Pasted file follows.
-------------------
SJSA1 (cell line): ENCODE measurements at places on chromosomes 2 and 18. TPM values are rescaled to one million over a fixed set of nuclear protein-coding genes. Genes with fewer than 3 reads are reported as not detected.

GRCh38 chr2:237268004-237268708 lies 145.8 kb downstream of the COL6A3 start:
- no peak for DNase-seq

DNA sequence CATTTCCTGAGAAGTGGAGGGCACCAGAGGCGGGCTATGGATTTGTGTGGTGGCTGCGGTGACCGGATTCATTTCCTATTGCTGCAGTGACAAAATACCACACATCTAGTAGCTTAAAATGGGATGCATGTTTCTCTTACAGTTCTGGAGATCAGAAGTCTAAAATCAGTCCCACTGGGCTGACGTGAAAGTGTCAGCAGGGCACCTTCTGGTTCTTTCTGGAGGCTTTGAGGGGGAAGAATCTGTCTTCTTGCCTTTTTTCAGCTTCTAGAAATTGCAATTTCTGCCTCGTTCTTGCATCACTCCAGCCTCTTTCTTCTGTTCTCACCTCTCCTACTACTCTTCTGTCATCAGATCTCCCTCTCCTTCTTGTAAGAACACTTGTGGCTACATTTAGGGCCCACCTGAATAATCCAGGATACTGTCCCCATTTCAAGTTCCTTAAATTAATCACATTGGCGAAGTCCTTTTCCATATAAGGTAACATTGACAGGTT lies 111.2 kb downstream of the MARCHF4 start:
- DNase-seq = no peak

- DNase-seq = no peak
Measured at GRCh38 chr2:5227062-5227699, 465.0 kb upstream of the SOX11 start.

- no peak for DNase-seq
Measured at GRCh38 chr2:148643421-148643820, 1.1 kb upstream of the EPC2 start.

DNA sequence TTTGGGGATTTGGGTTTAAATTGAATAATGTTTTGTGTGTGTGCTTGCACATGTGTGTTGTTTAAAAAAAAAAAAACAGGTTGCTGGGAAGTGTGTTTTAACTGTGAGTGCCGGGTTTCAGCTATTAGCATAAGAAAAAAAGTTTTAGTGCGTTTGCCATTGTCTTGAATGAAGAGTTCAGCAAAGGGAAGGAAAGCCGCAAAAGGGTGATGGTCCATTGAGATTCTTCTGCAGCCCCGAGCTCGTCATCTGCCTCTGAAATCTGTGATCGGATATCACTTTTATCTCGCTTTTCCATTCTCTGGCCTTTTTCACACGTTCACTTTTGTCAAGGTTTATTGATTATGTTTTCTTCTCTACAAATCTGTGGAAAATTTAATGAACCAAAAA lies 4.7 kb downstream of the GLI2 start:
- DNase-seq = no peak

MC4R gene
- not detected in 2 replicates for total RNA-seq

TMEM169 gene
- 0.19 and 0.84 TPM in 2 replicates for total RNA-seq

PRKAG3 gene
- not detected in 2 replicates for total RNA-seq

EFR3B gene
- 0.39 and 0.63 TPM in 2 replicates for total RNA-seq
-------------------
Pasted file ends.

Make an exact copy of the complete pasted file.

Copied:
SJSA1 (cell line): ENCODE measurements at places on chromosomes 2 and 18. TPM values are rescaled to one million over a fixed set of nuclear protein-coding genes. Genes with fewer than 3 reads are reported as not detected.

GRCh38 chr2:237268004-237268708 lies 145.8 kb downstream of the COL6A3 start:
- no peak for DNase-seq

DNA sequence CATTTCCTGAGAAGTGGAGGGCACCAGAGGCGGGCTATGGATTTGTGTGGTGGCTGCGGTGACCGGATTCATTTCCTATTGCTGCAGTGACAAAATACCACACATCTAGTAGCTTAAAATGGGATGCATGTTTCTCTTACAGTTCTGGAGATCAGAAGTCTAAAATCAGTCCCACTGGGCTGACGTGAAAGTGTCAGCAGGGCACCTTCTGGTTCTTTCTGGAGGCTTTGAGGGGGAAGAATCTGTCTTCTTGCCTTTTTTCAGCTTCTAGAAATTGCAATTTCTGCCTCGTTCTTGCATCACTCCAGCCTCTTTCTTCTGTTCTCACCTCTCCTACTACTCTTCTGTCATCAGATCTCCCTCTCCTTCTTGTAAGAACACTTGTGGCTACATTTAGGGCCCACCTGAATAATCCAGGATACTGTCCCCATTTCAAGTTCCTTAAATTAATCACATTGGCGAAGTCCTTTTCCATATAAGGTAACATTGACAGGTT lies 111.2 kb downstream of the MARCHF4 start:
- DNase-seq = no peak

- DNase-seq = no peak
Measured at GRCh38 chr2:5227062-5227699, 465.0 kb upstream of the SOX11 start.

- no peak for DNase-seq
Measured at GRCh38 chr2:148643421-148643820, 1.1 kb upstream of the EPC2 start.

DNA sequence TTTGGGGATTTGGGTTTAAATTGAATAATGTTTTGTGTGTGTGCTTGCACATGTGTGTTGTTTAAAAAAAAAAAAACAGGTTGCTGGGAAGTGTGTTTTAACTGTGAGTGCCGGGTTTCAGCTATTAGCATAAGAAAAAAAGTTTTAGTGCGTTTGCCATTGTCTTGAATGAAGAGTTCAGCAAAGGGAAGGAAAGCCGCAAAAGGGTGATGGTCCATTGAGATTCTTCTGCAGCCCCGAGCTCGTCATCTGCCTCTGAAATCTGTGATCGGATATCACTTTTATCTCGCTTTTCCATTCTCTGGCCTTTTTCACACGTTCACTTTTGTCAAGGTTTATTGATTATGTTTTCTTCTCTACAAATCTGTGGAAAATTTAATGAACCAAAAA lies 4.7 kb downstream of the GLI2 start:
- DNase-seq = no peak

MC4R gene
- not detected in 2 replicates for total RNA-seq

TMEM169 gene
- 0.19 and 0.84 TPM in 2 replicates for total RNA-seq

PRKAG3 gene
- not detected in 2 replicates for total RNA-seq

EFR3B gene
- 0.39 and 0.63 TPM in 2 replicates for total RNA-seq